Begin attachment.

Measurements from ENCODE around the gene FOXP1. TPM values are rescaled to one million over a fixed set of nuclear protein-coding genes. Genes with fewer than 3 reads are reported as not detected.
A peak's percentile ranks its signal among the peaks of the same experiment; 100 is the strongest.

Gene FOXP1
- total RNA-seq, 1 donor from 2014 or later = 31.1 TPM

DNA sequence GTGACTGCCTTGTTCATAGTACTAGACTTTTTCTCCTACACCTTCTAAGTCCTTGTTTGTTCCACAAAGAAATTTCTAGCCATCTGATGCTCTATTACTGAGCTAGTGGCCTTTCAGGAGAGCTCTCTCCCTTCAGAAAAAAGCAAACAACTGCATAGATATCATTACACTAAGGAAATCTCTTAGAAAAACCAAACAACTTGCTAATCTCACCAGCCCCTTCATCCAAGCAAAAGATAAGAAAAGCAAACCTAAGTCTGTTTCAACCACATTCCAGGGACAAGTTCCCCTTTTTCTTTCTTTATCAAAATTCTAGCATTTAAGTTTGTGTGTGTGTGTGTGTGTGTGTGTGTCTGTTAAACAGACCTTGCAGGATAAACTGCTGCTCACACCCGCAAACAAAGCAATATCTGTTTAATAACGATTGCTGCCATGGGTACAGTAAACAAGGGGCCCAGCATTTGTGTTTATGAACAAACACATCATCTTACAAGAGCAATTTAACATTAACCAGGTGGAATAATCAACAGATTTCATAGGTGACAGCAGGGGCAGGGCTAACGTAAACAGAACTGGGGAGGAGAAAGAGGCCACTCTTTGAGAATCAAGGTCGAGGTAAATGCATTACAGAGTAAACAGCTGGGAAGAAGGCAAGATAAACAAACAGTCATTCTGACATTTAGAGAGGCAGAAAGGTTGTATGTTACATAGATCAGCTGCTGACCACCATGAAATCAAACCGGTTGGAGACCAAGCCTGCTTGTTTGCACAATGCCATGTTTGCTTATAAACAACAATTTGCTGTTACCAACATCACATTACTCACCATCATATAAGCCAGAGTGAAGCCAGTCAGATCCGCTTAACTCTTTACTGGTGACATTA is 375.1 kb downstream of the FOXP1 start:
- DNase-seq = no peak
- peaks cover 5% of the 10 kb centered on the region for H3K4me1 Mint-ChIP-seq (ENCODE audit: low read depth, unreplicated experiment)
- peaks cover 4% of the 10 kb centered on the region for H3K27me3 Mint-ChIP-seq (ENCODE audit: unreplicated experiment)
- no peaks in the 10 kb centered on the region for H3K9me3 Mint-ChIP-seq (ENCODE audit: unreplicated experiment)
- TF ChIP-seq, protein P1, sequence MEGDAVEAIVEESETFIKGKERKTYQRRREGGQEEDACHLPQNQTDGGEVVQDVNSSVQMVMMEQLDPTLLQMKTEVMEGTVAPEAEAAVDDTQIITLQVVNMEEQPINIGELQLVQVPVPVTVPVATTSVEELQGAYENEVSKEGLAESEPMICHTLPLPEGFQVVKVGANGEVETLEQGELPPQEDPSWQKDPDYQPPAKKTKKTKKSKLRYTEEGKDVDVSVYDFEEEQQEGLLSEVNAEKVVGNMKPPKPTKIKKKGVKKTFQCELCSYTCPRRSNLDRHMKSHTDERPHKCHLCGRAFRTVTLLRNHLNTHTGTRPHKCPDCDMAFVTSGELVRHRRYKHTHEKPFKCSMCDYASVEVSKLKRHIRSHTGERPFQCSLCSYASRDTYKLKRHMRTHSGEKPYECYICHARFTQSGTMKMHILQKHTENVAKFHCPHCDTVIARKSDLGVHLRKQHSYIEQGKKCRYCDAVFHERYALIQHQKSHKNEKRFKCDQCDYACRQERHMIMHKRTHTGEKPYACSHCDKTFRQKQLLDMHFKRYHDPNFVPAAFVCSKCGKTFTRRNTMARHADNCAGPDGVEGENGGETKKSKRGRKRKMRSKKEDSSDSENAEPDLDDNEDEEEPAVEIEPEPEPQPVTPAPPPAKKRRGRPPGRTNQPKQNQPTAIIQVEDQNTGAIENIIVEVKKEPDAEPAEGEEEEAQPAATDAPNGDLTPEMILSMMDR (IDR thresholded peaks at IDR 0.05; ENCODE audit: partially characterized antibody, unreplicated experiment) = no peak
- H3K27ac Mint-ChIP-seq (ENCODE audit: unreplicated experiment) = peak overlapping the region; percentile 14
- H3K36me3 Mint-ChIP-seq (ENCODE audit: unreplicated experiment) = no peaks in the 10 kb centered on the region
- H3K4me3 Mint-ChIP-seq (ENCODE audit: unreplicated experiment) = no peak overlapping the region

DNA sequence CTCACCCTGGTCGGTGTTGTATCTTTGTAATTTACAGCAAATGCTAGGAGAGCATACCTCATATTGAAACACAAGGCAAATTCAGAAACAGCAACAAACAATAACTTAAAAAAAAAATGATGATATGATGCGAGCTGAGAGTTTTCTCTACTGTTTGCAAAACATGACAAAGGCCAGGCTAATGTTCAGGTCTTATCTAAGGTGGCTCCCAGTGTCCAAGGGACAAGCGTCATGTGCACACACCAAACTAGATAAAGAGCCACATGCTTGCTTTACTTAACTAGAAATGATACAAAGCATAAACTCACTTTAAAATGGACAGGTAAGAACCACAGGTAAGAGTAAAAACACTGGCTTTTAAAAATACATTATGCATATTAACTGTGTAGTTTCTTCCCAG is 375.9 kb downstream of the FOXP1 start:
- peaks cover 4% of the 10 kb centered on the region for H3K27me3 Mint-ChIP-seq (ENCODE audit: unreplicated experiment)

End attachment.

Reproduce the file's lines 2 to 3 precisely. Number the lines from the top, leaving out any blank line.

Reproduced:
A peak's percentile ranks its signal among the peaks of the same experiment; 100 is the strongest.

Gene FOXP1